OECD just released their telecommunications outlook report, which is one monster of a document, that can take up an entire weekend. There will be a longer post sometime this weekend, but for now little nugget: US broadband in terms of prices is not exactly the cheapest, which is typically what you should expect when the market is a duoply.
Using the monthly subscriptions, the cheapest broadband plan, according to OECD is available in Sweden: $10.47 a month. US comes in fourth at about $15.93 a month, which is hardly a surprise given cheap DSL offers from Bell Operators. However, price per megabit per month is where US is woefully behind other countries. In Japan consumers pay 22 cents Mbps per month, which Americans pay $3.18, about 15 times that. US ranks #13 by prices.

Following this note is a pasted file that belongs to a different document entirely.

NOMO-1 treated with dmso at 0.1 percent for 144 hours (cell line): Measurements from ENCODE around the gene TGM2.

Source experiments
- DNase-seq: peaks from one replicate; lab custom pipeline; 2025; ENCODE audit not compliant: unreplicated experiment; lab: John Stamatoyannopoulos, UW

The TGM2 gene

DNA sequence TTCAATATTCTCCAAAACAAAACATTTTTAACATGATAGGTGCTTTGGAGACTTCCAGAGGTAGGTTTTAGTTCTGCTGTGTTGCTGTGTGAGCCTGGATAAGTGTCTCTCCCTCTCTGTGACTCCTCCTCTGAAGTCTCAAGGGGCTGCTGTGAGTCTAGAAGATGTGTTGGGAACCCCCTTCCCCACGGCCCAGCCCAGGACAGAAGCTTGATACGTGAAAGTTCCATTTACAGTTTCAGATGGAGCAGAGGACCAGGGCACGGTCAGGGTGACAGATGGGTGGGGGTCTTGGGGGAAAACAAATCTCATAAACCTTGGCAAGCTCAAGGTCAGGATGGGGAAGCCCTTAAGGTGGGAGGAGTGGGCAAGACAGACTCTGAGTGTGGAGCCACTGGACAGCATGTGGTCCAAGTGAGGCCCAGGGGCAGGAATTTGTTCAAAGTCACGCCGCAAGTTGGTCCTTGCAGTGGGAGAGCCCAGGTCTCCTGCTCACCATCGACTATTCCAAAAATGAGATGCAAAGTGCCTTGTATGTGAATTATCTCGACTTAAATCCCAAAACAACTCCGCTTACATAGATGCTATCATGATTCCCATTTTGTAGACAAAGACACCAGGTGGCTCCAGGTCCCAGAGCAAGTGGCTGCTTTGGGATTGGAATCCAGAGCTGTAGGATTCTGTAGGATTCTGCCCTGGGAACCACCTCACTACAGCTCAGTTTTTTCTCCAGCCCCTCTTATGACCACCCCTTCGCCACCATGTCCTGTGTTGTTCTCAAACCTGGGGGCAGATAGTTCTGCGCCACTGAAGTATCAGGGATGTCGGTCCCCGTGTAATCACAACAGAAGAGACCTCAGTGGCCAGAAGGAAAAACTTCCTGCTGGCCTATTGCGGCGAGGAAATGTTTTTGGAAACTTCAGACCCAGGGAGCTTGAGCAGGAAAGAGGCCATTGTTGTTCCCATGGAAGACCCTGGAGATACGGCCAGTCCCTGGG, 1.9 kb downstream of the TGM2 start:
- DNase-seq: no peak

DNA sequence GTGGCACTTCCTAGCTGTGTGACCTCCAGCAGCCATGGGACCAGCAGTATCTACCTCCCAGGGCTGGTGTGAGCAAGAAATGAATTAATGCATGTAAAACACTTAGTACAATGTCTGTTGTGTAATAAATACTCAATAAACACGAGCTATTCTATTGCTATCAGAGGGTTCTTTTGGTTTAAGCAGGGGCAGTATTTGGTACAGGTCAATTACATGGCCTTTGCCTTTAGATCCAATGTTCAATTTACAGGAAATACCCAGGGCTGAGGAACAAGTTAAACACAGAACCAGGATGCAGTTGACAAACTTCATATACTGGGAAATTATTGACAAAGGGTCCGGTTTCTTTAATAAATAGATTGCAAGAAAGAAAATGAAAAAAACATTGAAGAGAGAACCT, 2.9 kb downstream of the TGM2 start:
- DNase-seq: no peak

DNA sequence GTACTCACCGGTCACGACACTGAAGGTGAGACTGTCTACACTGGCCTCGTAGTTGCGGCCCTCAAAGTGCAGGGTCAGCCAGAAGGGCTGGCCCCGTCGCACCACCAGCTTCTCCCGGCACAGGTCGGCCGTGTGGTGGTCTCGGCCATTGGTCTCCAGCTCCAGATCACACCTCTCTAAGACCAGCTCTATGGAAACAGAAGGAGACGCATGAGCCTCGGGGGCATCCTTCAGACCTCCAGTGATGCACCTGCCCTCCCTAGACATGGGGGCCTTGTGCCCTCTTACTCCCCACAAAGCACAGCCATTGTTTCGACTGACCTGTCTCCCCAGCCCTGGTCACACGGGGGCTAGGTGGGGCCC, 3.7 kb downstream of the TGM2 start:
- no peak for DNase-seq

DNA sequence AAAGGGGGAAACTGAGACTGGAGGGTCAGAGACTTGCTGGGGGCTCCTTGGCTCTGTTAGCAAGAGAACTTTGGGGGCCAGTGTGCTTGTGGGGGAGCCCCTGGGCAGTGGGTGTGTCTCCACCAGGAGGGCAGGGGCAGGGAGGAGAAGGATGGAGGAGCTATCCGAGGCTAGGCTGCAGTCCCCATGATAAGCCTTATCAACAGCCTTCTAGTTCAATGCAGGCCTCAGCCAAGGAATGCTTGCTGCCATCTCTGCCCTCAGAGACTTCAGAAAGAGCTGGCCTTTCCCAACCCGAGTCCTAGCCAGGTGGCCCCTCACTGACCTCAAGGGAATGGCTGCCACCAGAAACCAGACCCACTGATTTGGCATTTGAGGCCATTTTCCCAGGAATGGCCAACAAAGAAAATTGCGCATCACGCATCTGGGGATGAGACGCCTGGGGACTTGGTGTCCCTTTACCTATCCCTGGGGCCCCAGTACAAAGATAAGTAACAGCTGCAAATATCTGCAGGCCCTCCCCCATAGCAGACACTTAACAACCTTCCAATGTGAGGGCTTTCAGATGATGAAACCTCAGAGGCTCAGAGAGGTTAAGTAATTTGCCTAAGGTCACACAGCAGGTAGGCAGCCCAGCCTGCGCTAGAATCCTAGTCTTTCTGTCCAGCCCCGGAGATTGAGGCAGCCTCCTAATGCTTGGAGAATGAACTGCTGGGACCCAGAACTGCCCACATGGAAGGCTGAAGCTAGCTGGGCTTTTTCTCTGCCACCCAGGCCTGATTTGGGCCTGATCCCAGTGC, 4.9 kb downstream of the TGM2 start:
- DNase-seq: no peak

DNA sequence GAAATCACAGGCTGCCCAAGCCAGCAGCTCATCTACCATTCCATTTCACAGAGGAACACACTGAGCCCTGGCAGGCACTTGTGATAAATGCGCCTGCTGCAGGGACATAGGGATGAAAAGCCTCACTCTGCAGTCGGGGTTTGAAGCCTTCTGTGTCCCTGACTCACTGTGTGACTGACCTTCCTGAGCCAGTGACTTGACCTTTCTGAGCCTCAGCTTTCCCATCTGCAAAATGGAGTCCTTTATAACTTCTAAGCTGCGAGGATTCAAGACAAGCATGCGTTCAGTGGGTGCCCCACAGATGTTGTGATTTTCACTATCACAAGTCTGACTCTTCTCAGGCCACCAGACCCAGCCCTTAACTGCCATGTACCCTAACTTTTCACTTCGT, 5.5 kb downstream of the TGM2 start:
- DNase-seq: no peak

The worst comparison is in the newest and shiniest broadband technology: Fiber. In Japan NTT residential connection (100 Mbps down/up) costs $49 a month. In US, Verizon FiOS (30 megabits down/5 megabits up) costs $191.20.